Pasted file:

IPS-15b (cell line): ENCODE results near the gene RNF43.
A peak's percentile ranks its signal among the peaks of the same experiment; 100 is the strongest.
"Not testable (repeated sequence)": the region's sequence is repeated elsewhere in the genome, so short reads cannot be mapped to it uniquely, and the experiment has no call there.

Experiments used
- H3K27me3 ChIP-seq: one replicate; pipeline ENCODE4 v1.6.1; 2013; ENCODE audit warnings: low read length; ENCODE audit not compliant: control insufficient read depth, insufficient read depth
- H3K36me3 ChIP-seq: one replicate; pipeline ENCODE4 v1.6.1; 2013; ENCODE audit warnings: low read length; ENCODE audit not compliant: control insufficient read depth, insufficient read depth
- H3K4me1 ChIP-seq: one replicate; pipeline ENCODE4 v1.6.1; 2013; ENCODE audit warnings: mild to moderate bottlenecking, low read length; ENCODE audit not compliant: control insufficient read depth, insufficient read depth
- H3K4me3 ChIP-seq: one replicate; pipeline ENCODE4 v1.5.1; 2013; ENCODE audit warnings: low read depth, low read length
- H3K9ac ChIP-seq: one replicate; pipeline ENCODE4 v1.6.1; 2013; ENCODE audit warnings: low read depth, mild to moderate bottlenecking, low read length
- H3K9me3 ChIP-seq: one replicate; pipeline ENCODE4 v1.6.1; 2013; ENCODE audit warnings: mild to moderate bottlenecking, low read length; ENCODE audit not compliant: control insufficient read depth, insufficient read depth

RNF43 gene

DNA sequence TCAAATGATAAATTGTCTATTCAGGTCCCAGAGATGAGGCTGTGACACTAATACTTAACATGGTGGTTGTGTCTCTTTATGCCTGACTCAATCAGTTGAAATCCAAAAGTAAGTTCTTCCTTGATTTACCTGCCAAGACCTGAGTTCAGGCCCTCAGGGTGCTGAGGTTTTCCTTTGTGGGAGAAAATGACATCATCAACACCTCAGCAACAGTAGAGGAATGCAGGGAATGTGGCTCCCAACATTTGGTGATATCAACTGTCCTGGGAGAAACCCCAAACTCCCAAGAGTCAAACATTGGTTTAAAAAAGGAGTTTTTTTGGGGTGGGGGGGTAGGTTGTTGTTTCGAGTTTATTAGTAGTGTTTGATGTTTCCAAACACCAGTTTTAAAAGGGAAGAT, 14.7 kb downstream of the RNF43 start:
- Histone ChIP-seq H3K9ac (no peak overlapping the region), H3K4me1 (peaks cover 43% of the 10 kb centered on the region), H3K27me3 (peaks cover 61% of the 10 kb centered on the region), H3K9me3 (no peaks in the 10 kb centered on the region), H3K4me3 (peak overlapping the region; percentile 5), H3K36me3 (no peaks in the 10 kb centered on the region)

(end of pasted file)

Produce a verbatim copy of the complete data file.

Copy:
IPS-15b (cell line): ENCODE results near the gene RNF43.
A peak's percentile ranks its signal among the peaks of the same experiment; 100 is the strongest.
"Not testable (repeated sequence)": the region's sequence is repeated elsewhere in the genome, so short reads cannot be mapped to it uniquely, and the experiment has no call there.

Experiments used
- H3K27me3 ChIP-seq: one replicate; pipeline ENCODE4 v1.6.1; 2013; ENCODE audit warnings: low read length; ENCODE audit not compliant: control insufficient read depth, insufficient read depth
- H3K36me3 ChIP-seq: one replicate; pipeline ENCODE4 v1.6.1; 2013; ENCODE audit warnings: low read length; ENCODE audit not compliant: control insufficient read depth, insufficient read depth
- H3K4me1 ChIP-seq: one replicate; pipeline ENCODE4 v1.6.1; 2013; ENCODE audit warnings: mild to moderate bottlenecking, low read length; ENCODE audit not compliant: control insufficient read depth, insufficient read depth
- H3K4me3 ChIP-seq: one replicate; pipeline ENCODE4 v1.5.1; 2013; ENCODE audit warnings: low read depth, low read length
- H3K9ac ChIP-seq: one replicate; pipeline ENCODE4 v1.6.1; 2013; ENCODE audit warnings: low read depth, mild to moderate bottlenecking, low read length
- H3K9me3 ChIP-seq: one replicate; pipeline ENCODE4 v1.6.1; 2013; ENCODE audit warnings: mild to moderate bottlenecking, low read length; ENCODE audit not compliant: control insufficient read depth, insufficient read depth

RNF43 gene

DNA sequence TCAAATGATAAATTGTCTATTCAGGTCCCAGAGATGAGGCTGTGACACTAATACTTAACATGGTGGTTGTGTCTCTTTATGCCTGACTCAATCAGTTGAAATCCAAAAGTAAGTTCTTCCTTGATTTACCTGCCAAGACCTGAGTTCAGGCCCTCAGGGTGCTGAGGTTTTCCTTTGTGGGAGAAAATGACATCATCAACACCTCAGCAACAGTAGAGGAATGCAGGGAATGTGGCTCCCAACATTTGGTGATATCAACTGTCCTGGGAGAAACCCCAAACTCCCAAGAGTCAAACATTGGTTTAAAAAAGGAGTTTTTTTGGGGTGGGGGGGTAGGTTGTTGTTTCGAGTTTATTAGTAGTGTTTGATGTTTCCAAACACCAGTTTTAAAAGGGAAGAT, 14.7 kb downstream of the RNF43 start:
- Histone ChIP-seq H3K9ac (no peak overlapping the region), H3K4me1 (peaks cover 43% of the 10 kb centered on the region), H3K27me3 (peaks cover 61% of the 10 kb centered on the region), H3K9me3 (no peaks in the 10 kb centered on the region), H3K4me3 (peak overlapping the region; percentile 5), H3K36me3 (no peaks in the 10 kb centered on the region)